James Barr is a Radio DJ, TV presenter, podcaster and comedian, best known for his award winning podcast, A Gay and a Non-Gay with Dan Hudson. The podcast has been called the “UK’s leading LGBTQ+ comedy podcast” by the media, and has had over two million listens. He also hosts The Breakfast Show on Hits Radio.
Barr is an openly gay man and advocate for the LGBT+ community. Since June 2019, Barr has been in a relationship with James Smailes. Now you know I’m not one to gossip, but the duo met whilst waiting for the London Underground following their respective attendance at a Spice Girls concert.
Six of us braved the Manchester heatwave and hopped on down to the Frog and Bucket Comedy Club. Conversation was impossible due to the loud 80’s music, so we ordered drinks and waited for James Barr to come out on stage.
People keep telling James he’s ‘too gay’. ‘Straight Jokes’ was his fabulous reply, with a final message to be true to yourself.
The crowd were definitely enthusiastic but there were mixed reactions from our little group. However, we enjoyed the evening out on the whole.
Ruth Charlotte Ellis (23 July 1899 – 5 October 2000) was an African-American woman who became widely known as the oldest surviving open lesbian, and LGBT rights activist at the age of 101, her life being celebrated in Yvonne Welbon’s documentary film Living With Pride: Ruth C. Ellis @ 100.
Ellis came out as a lesbian around 1915 (with help from a psychology textbook), but claims to never have had to come out as her family was rather accepting. She graduated from Springfield High School in 1919, at a time when fewer than seven percent of African Americans graduated from secondary school. In the 1920s, she met the only woman she ever lived with, Ceciline “Babe” Franklin. They moved together to Detroit, Michigan, in 1937.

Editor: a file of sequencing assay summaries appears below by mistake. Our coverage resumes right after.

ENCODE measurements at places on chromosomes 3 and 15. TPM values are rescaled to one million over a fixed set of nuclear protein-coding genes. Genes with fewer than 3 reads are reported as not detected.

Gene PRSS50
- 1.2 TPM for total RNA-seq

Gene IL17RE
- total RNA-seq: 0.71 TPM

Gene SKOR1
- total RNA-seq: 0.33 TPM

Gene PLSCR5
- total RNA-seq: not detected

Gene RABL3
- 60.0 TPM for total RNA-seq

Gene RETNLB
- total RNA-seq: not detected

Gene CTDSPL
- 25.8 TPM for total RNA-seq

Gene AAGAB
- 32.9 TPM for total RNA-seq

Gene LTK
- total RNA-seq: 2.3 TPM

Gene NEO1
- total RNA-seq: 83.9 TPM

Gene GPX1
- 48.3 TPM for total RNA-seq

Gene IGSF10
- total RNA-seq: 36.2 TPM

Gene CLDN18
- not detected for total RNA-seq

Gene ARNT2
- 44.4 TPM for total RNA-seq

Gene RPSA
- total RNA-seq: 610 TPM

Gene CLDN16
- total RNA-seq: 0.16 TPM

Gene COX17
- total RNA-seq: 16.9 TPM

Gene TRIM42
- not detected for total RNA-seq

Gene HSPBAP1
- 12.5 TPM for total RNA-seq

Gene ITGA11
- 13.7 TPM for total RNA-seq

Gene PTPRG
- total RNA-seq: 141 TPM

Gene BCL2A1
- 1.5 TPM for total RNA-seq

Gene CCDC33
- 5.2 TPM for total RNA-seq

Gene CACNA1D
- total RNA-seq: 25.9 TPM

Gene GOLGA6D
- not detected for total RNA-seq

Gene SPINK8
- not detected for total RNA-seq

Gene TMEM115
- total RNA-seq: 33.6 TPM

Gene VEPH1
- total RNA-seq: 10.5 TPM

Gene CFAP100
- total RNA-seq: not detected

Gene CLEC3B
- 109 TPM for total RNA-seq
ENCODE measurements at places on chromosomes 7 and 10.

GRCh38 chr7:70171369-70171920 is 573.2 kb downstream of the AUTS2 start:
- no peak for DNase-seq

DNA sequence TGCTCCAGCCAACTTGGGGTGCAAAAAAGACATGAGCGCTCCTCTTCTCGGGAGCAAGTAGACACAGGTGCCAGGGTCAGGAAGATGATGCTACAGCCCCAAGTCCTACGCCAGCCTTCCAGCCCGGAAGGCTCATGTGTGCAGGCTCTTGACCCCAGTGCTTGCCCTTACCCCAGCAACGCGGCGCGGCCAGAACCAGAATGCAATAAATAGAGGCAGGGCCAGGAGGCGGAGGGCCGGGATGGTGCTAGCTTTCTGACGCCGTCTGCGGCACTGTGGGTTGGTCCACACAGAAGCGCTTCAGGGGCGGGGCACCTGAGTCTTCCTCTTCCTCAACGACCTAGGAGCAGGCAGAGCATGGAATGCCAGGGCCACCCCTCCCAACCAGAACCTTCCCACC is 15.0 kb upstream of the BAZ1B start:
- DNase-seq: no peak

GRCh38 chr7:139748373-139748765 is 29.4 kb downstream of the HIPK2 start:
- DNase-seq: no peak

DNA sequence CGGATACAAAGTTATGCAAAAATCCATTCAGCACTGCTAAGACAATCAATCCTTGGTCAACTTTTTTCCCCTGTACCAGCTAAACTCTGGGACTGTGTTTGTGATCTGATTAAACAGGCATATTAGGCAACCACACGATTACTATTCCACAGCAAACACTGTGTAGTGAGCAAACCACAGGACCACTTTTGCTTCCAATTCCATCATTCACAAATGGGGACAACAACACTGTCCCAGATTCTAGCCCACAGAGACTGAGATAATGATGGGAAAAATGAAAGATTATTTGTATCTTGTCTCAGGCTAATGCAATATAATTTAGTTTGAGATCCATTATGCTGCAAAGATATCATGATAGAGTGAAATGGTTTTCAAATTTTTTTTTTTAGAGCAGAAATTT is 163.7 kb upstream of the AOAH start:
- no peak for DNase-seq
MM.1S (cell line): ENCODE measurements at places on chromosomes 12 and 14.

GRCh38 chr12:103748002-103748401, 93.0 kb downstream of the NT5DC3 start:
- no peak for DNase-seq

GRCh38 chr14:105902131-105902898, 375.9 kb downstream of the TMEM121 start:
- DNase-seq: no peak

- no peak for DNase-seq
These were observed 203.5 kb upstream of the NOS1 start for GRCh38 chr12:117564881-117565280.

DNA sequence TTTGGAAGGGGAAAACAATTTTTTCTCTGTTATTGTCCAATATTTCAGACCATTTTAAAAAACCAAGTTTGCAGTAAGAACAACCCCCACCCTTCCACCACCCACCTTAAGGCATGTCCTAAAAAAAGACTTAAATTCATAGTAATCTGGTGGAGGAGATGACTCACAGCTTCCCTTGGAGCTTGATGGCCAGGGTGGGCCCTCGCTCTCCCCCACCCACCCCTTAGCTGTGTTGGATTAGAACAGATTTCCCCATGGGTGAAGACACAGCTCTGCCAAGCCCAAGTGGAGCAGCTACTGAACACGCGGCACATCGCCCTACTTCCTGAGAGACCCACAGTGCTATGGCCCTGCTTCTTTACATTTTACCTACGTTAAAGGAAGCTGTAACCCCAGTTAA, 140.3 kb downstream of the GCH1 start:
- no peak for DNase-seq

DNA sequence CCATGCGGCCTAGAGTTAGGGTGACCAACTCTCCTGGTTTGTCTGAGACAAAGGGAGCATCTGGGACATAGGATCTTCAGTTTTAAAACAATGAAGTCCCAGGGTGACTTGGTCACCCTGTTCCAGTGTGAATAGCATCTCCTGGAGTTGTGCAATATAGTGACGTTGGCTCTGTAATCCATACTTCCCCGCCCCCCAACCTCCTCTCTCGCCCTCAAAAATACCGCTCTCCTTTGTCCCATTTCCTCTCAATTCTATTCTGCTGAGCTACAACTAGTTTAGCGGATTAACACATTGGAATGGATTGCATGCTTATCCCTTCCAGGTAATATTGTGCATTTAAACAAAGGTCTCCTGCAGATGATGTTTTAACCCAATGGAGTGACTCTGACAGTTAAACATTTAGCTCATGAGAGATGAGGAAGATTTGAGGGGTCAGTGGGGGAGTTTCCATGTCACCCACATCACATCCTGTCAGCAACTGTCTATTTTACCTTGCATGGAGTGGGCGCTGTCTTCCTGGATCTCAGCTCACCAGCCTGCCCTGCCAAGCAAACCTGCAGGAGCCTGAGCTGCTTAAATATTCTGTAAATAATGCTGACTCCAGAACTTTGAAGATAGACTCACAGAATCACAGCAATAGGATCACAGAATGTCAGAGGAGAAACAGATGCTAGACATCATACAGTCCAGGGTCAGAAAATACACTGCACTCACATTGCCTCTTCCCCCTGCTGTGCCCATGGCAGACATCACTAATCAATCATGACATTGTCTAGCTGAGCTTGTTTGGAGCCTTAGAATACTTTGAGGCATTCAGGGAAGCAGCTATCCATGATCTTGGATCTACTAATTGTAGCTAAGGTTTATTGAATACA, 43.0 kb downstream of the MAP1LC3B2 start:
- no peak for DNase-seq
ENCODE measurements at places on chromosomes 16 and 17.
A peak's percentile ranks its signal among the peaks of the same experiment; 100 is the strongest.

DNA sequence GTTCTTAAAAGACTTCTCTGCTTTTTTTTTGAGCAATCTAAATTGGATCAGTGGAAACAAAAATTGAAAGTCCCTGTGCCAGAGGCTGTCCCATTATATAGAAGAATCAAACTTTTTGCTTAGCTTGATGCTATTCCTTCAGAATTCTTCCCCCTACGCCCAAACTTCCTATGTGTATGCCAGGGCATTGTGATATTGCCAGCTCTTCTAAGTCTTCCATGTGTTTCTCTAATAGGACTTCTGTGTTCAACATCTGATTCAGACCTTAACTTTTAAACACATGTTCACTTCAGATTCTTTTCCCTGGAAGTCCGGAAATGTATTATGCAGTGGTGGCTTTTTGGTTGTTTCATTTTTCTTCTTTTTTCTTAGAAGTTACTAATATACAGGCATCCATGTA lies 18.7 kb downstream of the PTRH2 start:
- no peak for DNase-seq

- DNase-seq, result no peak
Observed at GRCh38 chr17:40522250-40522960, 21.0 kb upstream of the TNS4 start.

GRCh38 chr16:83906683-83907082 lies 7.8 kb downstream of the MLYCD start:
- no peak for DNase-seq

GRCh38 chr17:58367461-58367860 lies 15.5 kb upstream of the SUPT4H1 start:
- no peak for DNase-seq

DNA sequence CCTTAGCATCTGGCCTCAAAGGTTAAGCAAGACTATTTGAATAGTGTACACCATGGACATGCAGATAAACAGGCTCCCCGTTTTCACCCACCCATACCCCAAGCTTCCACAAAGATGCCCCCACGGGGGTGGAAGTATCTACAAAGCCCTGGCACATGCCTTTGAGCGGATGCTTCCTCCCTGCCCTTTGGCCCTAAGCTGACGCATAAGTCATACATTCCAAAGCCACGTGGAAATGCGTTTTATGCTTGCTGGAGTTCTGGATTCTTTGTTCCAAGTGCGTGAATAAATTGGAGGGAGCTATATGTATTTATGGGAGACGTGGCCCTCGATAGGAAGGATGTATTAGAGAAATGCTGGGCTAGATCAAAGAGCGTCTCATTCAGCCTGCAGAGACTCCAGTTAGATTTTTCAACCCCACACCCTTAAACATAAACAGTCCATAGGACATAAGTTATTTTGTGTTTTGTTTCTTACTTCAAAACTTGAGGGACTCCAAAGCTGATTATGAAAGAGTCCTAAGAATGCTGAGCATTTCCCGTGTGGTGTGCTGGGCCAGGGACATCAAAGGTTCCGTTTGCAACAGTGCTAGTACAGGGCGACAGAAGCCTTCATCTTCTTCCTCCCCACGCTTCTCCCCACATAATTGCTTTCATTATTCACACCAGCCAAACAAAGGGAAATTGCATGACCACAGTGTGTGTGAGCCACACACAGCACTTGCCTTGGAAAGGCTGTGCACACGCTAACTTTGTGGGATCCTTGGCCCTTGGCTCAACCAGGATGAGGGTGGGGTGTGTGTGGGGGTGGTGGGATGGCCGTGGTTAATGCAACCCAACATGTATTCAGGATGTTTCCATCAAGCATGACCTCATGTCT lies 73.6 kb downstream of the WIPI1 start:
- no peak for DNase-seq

Her hobbies included dancing, bowling, painting, playing piano, and photography. Ellis and Franklin’s house was also known in the African American community as the “gay spot”. It was a central location for gay and lesbian parties, and also served as a refuge for African American gays and lesbians. She would continue to support those who needed books, food, or assistance with college tuition. Throughout her life, Ellis was an advocate of the rights of gays and lesbians, and of African Americans.
In 1999, on her 100th birthday, Ellis led San Francisco’s dyke march, where thousands of women sang “Happy Birthday” to her, at the first of many celebrations over that month. She would live to see her 101st birthday before quietly passing away in her sleep, but not before dedicating the Ruth Ellis Center in Detroit, a social services agency caring for homeless, runaway and at-risk LGBT youth.
Ellis’ life spanned three centuries, 101 years of change for black, LGBT people and women.
On 23 July from 12.30pm, as part of Oldham Pride, there is a parade from Parliament Square that ends at George Square, where attendees can enjoy live music and market stalls.
In the evening, there is also an after party and cabaret show at The George Tavern! The event is free to attend.